No Strings Attached
Review by Patrick Garland
I thought I could do it. It seemed so simple. It was kind of the dream we all dream of. I wanted to see a movie with no strings attached. I guess, basically, a romantic comedy with benefits. I just wanted to spend a couple of hours at my local cinema and find pleasure watching a film that wouldn’t ask me to respect it in the morning. It sounded easy enough to me. But something happened while I watched “No Strings Attached”. It started as a slight discomfort in my stomach. Then the pain seemed to worsen as the minutes went on. Right down in my gut. It was then I knew I couldn’t have a meaningless relationship with this film. I had crossed the line. I had deeper feelings for it. But don’t be mistaken, those feelings weren’t love. It was something else. It was a deep, terrible dislike. I felt distain for “No Strings Attached”. I mean I really couldn’t stand it. How sad I was. You can’t have a fling with a movie like that. Who hooks up with someone they can’t stand? All of you out there raising your hands right now, I suggest you lower them quickly before your signifigant other knocks you out.
“No Strings Attached”, starring Ashton Kutcher and Natalie Portman, has a simple enough premise. Two attractive single friends decide to start having casual sex but promise not to let a full-fledged relationship get in the way of the fun. No falling in love to mess things up. Or is there? That is the main problem with this film. Predictability. The screenplay is quite shaky. It is loaded down with way too many clichés and it really holds no surprises for the viewer. It also doesn’t help matters that it is filled with very crude dialogue that tries very hard to make things seem hip or cool but just ends up falling flat.
Director Ivan Reitman wastes supporting roles by Kevin Kline and Cary Elwes. Kline who is usually fantastic is given nothing to do. Elwes is almost unrecognizable as a doctor working at the hospital with Portman’s character. He just fades into the background like the scenery around him. Leading man Ashton Kutcher just looks bored most of the time and doesn’t have much to do besides try to convince us he is falling in love with someone he has little to no chemistry with.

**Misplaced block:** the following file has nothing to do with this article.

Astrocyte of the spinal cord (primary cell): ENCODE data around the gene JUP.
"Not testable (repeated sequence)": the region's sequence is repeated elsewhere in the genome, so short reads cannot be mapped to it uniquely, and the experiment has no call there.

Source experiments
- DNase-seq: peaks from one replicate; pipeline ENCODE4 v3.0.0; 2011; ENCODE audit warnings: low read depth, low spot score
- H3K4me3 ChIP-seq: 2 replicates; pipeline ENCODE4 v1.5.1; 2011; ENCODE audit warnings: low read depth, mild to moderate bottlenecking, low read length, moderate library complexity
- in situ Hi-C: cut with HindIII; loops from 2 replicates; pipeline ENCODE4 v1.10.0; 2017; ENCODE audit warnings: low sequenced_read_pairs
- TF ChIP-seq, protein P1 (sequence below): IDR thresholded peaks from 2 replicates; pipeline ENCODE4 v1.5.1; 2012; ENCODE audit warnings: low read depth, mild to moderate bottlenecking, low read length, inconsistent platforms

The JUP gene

Halfway through the film I actually thought about using the butterfly effect so that I could transport myself back through time. This would enable me to go to Paramount and help fix this mess of a movie. But then I remembered about the dangers involved in time travel and how when you try to repair something, you usually end up making it much worse. Then I realized that this film couldn’t get much worse no matter what I did. So I came to the conclusion that it wasn’t worth the extreme head shaking and unsightly nose bleeding that go along with my butterfly powers. No amount of intervention could save it. Plus, I was also worried I might wake up with no arms or that I might find that my best friend had turned into an angry, tattooed punk rocker. Or worse…my time travel shenanigans might lead to the cosmic merging of two movies into one creating a new film called “The Attacking Clones Have No Strings Attached”. This paradox would then lead to a painful double portion of lazy acting and clunky love scenes starring Natalie Portman. But I digress.
The other problem with this film is Portman. When I think of fun and witty romantic comedy leading ladies I don’t think of Natalie Portman. We have all seen the fine work she can do, “Black Swan” being the most recent example. But this one is a huge misstep for her. She just doesn’t have any real comedic timing and she also seems bored most of the time. She is only effective in the scenes where she is asked to play it straight. In the funny moments she seems really out of place.
I wanted to like “No Strings Attached”. Not get too involved. Just walk away after and call it a night. But it wouldn’t let me. It made me feel something. Regrettably, that feeling was something bad.
“No Strings Attached” earns one star out of four stars. That’s the way I see it.
Directed by: Ivan Reitman
Release Date: January 21, 2011
Run Time: 110 minutes
Distributor: Paramount Pictures